Date of Award
Open Access Dissertation
Epidemiology and Biostatistics
HIV, hepatitis B and C virus (HBV, HCV) are three of the most common blood-borne infections and they continue to be a major public health problem in the United States (US) and globally. It is not well understood if maternal infection with either HBV or HCV has an adverse impact on pregnancy outcomes as findings from previous studies have provided some mixed results. The overall goal of this study was to assess the risk of preterm birth, low birth weight (LBW), small for gestational age (SGA) and admission into neonatal intensive care unit (NICU) for babies born to HBV- and HCV-infected women. To this end, our objectives were to 1) describe the epidemiology of HBV and HCV and their co-infection with HIV in South Carolina (SC), 2) assess the spatial distribution of HCV infection in SC, and 3) estimate the risk of preterm birth, LBW, SGA, NICU admission in babies born to hepatitis-infected mothers. Linked data from multiple sources for years 2004 to 2011 was utilized and descriptive statistics, Bayesian spatial and logistic regression analyses were conducted to evaluate the objectives of the study. Results revealed substantial variation in the epidemiology of these infections among females in SC to include an emerging epidemic of HCV infections among young white females. The spatial analysis identified Charleston, Darlington, Florence, Georgetown, Greenville, Horry, Oconee, McCormick and Richland counties as high-risk counties for HCV infection. Lastly, results from the logistic regression analysis supported the fact that low birth weight is independently associated with HCV infection during pregnancy, specifically, newly diagnosed mothers. Our findings are useful for providers to advise infected expectant mothers on the potential risk to their baby. Local and state public health officials can also use these data for taking further public health action and make informed decisions on how to allocate limited resources to help prevent and reduce the spread on HCV and HBV infections within the state.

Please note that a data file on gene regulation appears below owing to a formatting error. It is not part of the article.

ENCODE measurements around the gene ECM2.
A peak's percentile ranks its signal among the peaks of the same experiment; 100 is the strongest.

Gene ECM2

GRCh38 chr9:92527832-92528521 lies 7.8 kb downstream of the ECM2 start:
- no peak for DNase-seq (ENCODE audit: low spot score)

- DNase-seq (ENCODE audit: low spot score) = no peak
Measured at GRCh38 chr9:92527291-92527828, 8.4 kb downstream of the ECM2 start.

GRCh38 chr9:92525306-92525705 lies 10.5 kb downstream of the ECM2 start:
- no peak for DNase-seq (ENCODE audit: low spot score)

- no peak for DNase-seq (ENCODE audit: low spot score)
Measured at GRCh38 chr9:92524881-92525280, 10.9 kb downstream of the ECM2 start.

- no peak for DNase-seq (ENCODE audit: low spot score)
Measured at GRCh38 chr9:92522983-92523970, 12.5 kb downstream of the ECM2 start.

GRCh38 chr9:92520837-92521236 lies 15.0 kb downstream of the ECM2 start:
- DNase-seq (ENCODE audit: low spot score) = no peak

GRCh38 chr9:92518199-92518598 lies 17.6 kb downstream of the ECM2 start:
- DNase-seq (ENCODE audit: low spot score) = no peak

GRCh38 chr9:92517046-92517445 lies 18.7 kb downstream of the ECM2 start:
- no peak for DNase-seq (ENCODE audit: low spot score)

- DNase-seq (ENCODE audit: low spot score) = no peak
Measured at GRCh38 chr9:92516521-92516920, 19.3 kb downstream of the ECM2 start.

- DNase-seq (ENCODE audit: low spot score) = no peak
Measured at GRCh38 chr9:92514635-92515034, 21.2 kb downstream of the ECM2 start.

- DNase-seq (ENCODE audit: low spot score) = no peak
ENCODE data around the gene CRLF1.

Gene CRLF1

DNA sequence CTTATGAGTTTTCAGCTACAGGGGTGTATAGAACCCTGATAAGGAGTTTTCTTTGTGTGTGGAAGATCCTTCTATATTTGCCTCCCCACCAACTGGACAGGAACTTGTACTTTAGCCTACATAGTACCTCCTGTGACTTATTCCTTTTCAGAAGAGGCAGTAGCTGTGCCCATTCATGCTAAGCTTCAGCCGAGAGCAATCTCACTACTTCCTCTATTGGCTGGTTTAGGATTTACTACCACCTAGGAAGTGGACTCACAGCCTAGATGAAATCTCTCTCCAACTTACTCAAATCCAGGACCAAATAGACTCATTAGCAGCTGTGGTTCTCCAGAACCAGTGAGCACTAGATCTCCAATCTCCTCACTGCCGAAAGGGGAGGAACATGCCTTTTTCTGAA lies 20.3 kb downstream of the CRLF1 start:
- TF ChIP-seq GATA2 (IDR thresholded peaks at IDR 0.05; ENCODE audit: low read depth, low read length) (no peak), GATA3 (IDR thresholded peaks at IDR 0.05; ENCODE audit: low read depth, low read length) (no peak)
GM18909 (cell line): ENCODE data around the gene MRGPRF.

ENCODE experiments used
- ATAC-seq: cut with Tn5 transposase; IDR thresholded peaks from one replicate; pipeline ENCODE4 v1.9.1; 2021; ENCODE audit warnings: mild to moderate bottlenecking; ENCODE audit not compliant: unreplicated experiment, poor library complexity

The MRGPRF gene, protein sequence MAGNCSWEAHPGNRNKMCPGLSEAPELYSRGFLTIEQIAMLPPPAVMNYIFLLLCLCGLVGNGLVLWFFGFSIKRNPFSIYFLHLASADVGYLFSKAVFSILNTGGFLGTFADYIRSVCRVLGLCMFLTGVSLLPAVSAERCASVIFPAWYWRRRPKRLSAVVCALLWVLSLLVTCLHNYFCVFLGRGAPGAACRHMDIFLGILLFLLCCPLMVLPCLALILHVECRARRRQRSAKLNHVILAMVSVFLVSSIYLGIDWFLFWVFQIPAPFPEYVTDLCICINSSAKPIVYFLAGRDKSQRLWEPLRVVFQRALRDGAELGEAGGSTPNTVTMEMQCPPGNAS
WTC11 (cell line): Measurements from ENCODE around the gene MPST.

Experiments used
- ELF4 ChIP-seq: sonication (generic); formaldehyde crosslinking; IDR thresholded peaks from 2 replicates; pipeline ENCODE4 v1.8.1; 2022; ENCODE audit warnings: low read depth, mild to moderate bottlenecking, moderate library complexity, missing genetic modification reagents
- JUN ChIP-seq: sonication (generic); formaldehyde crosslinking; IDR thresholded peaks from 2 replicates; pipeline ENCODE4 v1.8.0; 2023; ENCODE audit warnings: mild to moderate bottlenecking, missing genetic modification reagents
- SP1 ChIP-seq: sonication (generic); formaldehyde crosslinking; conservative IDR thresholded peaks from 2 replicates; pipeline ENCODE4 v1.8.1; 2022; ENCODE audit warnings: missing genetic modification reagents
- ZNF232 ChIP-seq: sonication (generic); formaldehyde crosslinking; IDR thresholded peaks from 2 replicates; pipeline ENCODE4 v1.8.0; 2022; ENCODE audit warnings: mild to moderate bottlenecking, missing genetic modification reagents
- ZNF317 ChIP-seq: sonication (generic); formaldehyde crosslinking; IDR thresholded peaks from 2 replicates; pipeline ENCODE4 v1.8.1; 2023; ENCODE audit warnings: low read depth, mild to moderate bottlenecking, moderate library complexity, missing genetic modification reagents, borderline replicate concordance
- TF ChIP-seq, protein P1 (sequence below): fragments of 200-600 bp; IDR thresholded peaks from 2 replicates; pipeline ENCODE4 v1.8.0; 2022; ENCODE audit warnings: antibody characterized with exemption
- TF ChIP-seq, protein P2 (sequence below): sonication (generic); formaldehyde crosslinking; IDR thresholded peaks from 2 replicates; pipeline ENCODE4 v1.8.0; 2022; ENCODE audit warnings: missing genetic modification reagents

Agovi, A. M.(2014). Hepatitis B, C Virus and HIV Co-infection Among Reported Female Cases in South Carolina, 2004 - 2011: An Epidemiological Analysis of Pregnancy Outcomes. (Doctoral dissertation). Retrieved from http://scholarcommons.sc.edu/etd/2659